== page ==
Timeless stories: What was his sin?

Today I won’t actually post something I wrote, but a story I snipped out of an ancient book.

This story is from a book called the “Shepherd of Hermas. It is a very old Christian book from the first or second century that people highly regarded. Some early Christians even included it in the scriptures, and bound it with the New Testament between the Book of Acts and the Pauline Epistles.

The work comprises five visions, twelve mandates, and ten parables. The main theme of the book is calling the faithful to repent of the sins that have harmed the Church.

Please read the story below and comment on it. I’m sure you’ll get something out of it!

The master, who reared me, had sold me to one Rhoda in Rome. After many years, I met her again, and began to love her as a sister.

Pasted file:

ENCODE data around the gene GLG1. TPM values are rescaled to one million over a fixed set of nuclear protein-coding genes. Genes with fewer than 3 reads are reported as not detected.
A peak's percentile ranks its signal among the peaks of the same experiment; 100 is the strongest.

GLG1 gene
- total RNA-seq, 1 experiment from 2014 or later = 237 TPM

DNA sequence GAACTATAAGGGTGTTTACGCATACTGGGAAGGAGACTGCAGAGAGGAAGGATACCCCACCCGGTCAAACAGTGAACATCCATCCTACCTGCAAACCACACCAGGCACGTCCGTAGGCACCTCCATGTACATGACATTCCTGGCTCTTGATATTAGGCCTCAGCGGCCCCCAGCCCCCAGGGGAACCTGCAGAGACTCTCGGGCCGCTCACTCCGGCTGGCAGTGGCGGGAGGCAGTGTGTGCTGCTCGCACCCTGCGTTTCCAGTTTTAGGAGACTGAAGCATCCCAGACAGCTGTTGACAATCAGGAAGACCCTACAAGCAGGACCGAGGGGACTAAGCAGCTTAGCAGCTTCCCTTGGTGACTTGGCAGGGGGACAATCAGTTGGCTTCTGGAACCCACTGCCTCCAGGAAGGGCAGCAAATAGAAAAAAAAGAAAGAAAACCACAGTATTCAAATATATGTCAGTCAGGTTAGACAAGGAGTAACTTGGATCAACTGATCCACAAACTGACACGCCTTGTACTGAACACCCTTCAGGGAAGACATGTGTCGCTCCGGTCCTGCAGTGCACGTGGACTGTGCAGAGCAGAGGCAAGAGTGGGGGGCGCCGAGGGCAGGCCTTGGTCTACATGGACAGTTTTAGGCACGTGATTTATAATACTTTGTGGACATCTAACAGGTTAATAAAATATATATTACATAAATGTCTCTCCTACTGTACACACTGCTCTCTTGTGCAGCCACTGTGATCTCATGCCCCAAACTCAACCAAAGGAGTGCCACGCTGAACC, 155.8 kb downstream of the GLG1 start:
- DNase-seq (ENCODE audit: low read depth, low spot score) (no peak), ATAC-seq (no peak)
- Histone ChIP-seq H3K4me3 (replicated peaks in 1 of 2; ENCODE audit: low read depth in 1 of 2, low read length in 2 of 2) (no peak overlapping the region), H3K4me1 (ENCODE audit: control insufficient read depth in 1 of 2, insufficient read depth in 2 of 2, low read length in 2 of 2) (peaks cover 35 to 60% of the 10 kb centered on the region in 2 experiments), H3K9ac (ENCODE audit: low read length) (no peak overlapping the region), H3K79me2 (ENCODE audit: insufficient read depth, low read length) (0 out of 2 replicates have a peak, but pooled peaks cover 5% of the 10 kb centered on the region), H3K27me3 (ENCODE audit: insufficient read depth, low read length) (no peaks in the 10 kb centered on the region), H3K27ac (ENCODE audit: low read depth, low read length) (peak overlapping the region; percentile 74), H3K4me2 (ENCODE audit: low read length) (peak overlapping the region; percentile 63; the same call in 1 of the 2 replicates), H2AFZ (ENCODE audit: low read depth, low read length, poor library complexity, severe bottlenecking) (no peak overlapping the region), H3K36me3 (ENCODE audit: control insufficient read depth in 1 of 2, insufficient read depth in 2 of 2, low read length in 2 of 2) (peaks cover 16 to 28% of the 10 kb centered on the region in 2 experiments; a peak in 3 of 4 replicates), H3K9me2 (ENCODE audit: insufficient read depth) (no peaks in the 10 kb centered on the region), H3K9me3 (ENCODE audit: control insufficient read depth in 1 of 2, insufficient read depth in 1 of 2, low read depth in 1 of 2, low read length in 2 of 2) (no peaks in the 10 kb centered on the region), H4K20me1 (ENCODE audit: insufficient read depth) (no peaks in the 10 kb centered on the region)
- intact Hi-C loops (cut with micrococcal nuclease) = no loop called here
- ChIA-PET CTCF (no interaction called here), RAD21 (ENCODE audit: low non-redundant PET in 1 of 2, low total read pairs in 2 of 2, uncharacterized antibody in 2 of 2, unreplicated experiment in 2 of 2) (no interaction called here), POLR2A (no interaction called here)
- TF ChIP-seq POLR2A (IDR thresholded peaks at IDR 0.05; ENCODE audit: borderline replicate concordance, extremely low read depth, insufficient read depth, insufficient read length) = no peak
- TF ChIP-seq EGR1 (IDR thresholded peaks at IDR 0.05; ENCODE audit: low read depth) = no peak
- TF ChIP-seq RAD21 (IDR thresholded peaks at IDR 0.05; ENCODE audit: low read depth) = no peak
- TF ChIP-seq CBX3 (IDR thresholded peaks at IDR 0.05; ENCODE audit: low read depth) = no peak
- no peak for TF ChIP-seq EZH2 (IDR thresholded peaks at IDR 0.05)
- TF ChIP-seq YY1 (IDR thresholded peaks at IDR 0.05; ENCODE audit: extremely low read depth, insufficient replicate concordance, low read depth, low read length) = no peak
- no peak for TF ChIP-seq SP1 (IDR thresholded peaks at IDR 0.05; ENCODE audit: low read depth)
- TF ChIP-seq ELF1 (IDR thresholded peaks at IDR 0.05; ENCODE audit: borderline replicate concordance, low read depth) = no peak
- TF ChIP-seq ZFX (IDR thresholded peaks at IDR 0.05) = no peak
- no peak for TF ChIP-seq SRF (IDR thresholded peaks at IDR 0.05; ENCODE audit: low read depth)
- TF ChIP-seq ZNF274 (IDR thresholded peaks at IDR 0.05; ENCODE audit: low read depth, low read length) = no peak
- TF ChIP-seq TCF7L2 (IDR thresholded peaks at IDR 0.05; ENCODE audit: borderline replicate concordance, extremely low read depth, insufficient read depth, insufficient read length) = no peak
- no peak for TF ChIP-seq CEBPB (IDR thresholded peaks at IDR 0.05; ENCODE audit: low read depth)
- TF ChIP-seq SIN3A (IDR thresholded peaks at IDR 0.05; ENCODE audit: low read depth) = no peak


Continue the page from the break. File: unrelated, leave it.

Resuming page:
After a certain time I saw her bathing in the river Tiber; and I gave her my hand, and led her out of the river. So, seeing her beauty, I reasoned in my heart, saying, “Happy were I, if I had such a wife both in beauty and in character.” I merely reflected on this and nothing more.

After a certain time, as I was journeying to Cumae, and glorifying God’s creatures for their greatness and splendor and power, as I walked I fell asleep. And a Spirit took me, and bore me away through a pathless tract, through which no man could pass: for the place was precipitous, and broken into clefts by reason of the waters. When then I had crossed the river, I came into the level country, and knelt down, and began to pray to the Lord and to confess my sins.